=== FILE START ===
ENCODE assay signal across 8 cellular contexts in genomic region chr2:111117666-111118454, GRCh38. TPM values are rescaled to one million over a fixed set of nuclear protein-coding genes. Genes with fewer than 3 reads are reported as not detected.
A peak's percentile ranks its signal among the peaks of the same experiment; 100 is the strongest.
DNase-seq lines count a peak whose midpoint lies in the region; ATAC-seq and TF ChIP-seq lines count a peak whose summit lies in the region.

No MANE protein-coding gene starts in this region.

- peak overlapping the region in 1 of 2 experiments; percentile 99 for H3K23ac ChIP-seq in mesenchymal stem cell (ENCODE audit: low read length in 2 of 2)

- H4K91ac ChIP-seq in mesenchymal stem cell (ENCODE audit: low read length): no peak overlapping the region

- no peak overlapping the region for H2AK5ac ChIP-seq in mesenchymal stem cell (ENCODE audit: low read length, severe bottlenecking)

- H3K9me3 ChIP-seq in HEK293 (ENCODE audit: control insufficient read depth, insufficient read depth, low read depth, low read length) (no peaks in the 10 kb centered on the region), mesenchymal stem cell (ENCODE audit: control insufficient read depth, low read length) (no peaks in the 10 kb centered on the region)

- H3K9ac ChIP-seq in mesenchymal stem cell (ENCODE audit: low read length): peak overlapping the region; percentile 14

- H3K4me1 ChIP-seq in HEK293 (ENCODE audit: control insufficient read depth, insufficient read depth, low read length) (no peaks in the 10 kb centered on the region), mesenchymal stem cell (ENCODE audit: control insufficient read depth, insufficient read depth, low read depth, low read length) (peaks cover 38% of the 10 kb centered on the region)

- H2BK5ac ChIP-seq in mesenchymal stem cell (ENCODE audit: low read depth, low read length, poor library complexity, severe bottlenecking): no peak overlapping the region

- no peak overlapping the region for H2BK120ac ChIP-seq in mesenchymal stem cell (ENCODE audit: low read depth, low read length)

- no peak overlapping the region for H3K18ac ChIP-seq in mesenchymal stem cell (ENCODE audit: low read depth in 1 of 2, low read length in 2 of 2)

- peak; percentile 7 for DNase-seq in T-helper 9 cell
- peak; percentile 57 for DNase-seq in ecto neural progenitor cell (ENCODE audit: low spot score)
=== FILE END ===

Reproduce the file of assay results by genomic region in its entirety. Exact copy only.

ENCODE assay signal across 8 cellular contexts in genomic region chr2:111117666-111118454, GRCh38. TPM values are rescaled to one million over a fixed set of nuclear protein-coding genes. Genes with fewer than 3 reads are reported as not detected.
A peak's percentile ranks its signal among the peaks of the same experiment; 100 is the strongest.
DNase-seq lines count a peak whose midpoint lies in the region; ATAC-seq and TF ChIP-seq lines count a peak whose summit lies in the region.

No MANE protein-coding gene starts in this region.

- peak overlapping the region in 1 of 2 experiments; percentile 99 for H3K23ac ChIP-seq in mesenchymal stem cell (ENCODE audit: low read length in 2 of 2)

- H4K91ac ChIP-seq in mesenchymal stem cell (ENCODE audit: low read length): no peak overlapping the region

- no peak overlapping the region for H2AK5ac ChIP-seq in mesenchymal stem cell (ENCODE audit: low read length, severe bottlenecking)

- H3K9me3 ChIP-seq in HEK293 (ENCODE audit: control insufficient read depth, insufficient read depth, low read depth, low read length) (no peaks in the 10 kb centered on the region), mesenchymal stem cell (ENCODE audit: control insufficient read depth, low read length) (no peaks in the 10 kb centered on the region)

- H3K9ac ChIP-seq in mesenchymal stem cell (ENCODE audit: low read length): peak overlapping the region; percentile 14

- H3K4me1 ChIP-seq in HEK293 (ENCODE audit: control insufficient read depth, insufficient read depth, low read length) (no peaks in the 10 kb centered on the region), mesenchymal stem cell (ENCODE audit: control insufficient read depth, insufficient read depth, low read depth, low read length) (peaks cover 38% of the 10 kb centered on the region)

- H2BK5ac ChIP-seq in mesenchymal stem cell (ENCODE audit: low read depth, low read length, poor library complexity, severe bottlenecking): no peak overlapping the region

- no peak overlapping the region for H2BK120ac ChIP-seq in mesenchymal stem cell (ENCODE audit: low read depth, low read length)

- no peak overlapping the region for H3K18ac ChIP-seq in mesenchymal stem cell (ENCODE audit: low read depth in 1 of 2, low read length in 2 of 2)

- peak; percentile 7 for DNase-seq in T-helper 9 cell
- peak; percentile 57 for DNase-seq in ecto neural progenitor cell (ENCODE audit: low spot score)